Warmer weather often means more outdoor adventures with your favorite four-legged companion. Many pet owners enjoy summer hiking and camping trips and more time in the backyard garden, but you can easily become distracted when you are outside with your pet. Curious canines may want to investigate your favorite birdbath or may wander off in the park to chase a duck into the local pond. Many pet owners and their pets may be tempted to jump into a cool pond or take a sip from an inviting stream after an active day outside. However, standing, fresh, or brackish water can be dangerous and may contain deadly bacteria. Algae poisoning is a devastating illness in pets, and our Animal Emergency Care team wants to ensure you recognize the warning signs of dangerous water. We discuss poisoning signs, treatment, and prevention.  

What is algae poisoning in pets?

Algae poisoning is a potentially fatal infection from exposure to microscopic cyanobacteria, which can occur where blue-green algae accumulates such as freshwater lakes, streams, ponds, backyard fountains, bird baths, garden pots, and brackish water ecosystems, or anywhere stagnant water is present. Poisoning mostly occurs in the warmer months when the algal blooms increase and remain alive longer. Some blue-green algae may not contain toxic bacteria, but water safety can be determined only with testing. Potentially dangerous water may have a bluish-green or reddish-brown hue over the water’s surface or water may appear the color of pea soup. There are more than 30 species of toxic cyanobacteria and ingestion can lead to liver, kidney, skin, or nervous system problems.

Algae poisoning signs in pets

Clinical signs of algae poisoning are variable and depend on the amount and type of bacteria ingested. Poisoning signs may occur from 15 to 30 minutes after ingestion and only a few ounces can be fatal. Death can occur after a few minutes or a few weeks following exposure. Signs may include:

  • Vomiting
  • Bloody or dark, tarry diarrhea
  • Pale, blue, or yellow gums
  • Yellowing of the skin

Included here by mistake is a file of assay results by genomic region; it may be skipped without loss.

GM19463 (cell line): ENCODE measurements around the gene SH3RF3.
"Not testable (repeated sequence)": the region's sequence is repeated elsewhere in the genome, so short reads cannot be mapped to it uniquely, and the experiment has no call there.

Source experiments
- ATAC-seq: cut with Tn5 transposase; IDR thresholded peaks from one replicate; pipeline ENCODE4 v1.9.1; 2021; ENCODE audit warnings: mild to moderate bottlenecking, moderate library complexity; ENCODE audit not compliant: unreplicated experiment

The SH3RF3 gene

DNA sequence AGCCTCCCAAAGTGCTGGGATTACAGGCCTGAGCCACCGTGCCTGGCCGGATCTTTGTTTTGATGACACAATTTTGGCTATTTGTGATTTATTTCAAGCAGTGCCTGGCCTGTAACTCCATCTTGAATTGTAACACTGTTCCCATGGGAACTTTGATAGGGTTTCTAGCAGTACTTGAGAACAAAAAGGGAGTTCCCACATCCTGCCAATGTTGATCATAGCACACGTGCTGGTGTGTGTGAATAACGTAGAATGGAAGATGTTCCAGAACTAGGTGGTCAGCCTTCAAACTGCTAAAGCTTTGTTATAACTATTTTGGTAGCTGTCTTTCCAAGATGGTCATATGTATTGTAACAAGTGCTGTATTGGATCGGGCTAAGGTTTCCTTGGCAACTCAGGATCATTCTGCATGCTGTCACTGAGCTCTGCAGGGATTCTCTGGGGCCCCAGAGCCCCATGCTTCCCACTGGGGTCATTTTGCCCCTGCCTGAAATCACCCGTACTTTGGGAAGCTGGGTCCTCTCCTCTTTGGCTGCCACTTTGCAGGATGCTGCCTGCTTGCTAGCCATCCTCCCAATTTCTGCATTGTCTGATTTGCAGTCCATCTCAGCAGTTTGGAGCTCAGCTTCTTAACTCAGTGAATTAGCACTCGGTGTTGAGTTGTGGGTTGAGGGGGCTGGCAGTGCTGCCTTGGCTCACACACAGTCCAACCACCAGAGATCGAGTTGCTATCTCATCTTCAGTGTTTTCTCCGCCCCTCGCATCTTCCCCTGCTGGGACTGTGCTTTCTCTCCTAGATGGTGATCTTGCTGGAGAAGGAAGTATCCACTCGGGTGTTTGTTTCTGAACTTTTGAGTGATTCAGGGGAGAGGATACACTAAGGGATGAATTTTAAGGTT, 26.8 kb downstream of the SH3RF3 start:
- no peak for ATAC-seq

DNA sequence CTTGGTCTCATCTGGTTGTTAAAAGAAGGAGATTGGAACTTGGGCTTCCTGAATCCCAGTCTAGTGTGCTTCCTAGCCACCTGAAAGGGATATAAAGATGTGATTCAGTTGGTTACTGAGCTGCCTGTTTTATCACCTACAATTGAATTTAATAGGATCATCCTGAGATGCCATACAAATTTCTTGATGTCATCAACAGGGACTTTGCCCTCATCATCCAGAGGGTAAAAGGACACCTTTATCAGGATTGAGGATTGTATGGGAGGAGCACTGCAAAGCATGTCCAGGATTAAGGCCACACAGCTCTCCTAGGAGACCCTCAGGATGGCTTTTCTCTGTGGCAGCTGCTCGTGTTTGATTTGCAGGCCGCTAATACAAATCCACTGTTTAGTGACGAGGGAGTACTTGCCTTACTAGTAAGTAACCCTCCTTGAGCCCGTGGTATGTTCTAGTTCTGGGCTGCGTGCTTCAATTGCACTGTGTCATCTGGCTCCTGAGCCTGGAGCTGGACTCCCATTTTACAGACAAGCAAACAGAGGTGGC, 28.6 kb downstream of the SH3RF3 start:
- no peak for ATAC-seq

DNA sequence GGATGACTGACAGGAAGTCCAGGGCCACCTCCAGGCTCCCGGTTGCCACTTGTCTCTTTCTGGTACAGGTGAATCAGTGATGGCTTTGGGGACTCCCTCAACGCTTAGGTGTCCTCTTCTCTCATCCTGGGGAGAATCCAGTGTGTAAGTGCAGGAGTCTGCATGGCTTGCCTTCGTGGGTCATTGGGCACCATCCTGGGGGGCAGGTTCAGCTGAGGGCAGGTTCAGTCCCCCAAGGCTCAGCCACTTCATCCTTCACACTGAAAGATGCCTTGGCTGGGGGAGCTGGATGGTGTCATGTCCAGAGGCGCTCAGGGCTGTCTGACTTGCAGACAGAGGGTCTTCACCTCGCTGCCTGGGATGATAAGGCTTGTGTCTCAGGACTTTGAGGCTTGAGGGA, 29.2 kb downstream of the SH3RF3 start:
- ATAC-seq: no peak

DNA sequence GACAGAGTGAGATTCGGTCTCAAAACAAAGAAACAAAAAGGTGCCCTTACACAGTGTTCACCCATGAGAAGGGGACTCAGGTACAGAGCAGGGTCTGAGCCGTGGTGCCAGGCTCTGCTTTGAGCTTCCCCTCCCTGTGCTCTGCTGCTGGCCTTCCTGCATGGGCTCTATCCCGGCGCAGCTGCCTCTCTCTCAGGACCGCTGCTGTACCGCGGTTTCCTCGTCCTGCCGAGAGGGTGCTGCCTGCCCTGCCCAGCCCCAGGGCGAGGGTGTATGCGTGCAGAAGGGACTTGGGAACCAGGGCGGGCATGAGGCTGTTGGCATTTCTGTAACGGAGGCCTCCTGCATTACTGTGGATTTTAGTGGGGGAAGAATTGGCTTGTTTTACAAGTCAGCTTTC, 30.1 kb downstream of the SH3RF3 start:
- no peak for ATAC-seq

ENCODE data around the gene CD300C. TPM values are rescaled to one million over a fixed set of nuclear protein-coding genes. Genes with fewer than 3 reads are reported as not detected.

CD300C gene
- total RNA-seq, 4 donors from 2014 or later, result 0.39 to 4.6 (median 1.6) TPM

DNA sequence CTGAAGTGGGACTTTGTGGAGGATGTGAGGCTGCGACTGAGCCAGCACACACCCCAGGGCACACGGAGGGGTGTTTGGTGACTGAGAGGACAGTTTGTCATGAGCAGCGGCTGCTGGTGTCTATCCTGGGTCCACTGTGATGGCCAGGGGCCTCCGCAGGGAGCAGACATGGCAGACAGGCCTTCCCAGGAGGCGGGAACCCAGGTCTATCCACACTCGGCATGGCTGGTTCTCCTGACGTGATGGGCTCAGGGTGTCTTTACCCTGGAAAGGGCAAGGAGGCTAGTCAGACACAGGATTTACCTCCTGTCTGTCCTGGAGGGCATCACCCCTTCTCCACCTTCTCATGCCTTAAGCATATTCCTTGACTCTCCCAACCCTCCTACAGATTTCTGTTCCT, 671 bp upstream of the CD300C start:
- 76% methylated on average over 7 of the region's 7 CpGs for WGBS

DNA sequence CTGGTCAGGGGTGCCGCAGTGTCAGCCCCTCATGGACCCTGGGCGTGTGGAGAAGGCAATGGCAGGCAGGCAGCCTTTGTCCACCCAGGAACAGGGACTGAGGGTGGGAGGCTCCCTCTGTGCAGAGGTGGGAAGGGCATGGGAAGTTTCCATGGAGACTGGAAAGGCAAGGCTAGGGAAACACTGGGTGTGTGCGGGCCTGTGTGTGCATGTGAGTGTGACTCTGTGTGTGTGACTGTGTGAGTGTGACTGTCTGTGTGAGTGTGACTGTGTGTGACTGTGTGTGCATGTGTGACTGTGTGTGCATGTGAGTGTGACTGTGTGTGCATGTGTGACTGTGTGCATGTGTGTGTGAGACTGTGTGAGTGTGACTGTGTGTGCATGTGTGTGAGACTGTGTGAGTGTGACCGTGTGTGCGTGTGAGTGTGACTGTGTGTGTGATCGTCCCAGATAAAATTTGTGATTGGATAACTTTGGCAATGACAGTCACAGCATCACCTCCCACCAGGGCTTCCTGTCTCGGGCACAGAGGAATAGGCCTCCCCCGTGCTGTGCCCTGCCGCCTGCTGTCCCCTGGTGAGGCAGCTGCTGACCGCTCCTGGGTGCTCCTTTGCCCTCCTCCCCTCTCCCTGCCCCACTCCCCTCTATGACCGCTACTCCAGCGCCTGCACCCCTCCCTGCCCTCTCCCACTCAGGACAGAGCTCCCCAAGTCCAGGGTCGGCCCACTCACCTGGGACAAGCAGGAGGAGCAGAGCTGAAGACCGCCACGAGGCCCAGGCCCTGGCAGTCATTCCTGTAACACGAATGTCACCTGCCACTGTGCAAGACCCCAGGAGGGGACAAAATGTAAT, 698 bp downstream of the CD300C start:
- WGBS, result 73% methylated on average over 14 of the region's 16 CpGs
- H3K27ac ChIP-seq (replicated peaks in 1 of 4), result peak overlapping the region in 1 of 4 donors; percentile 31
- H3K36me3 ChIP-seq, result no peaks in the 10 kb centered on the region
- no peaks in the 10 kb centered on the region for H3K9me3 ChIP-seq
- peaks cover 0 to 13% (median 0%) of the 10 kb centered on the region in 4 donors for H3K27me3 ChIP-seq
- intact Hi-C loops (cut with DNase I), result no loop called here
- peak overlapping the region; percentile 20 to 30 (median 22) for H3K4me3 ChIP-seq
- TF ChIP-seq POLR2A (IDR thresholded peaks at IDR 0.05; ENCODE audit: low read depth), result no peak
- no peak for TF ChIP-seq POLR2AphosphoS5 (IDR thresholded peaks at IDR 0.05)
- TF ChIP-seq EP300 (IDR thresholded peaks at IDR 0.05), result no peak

• Muscle tremors
  • Disorientation
  • Lethargy
  • Excessive salivation or watering eyes
  • Difficulty breathing
  • Seizures
  • Coma
  • Greenish stains around the mouth, nose, legs, or paws
  • Sudden death

Algae poisoning diagnosis and treatment in pets

Bring your pet for immediate veterinary care if they have algae poisoning signs or if they have been exposed to blue-green algae. Your veterinarian may recommend a complete blood count, electrolyte test, and serum biochemistry test to rule out any concurrent medical problems. Algae poisoning has no antidote, but immediate decontamination and supportive care will give your pet the best chance of survival. Treatment may include:

  • Inducing vomiting to prevent further absorption of bacteria-containing algae
  • Activated charcoal for toxin absorption
  • Gastric lavage to pump your pet’s stomach and remove infected algae
  • Intravenous fluids to prevent dehydration and electrolyte imbalances
  • Liver protecting medications
  • Anti-nausea medication
  • Gastroprotectant medications
  • Muscle relaxants
  • Plasma or blood transfusions
  • Anti-seizure medications
  • Oxygen therapy

Financial options for your pet’s algae poisoning treatment

Pets undergoing algae poisoning treatment may require an extended hospital stay, and recovery can take weeks to months. Many pets who survive will have long-term liver damage and other complications requiring regular veterinary check-ups, which can be expensive. Pet health insurance like Trupanion will ensure you can cover the costs for your pet’s emergency and long-term care for an accidental poisoning. Trupanion can pay your veterinary clinic directly which eliminates the need to submit paperwork and wait for reimbursements. Other alternative payment options include:

  • Care Credit 
  • Scratch Pay 
  • Pet health savings accounts
  • Short-term loans 

Algae poisoning prevention in pets

An algae poisoning diagnosis can be devastating for pet owners because many pets will not survive. Do not allow pets to drink or swim in water that appears green or brown, is discolored, or has scum on the surface. Keep your pet secure and closely monitor them when they are near any freshwater streams, lakes, or ponds to prevent an accidental ingestion of infected water.

Also, ensure you remove any standing water from your outdoor plants, bird feeders, or fish ponds, and fence off any backyard ponds or streams.

Algae poisoning can be fatal to pets but prompt veterinary care will increase their survival chances. If you observe your pet drinking water that contains blue-green algae or if they are showing algae poisoning signs immediately bring them to Animal Emergency Care or call  your family veterinarian. #AECprevents

Sources: 

https://www.merckvetmanual.com/toxicology/algal-poisoning/overview-of-algal-poisoning

https://www.petpoisonhelpline.com/poison/blue-green-algae/

https://todaysveterinarynurse.com/articles/veterinarians-blue-green-algae-cyanobacteria-is-toxic-for-dogs/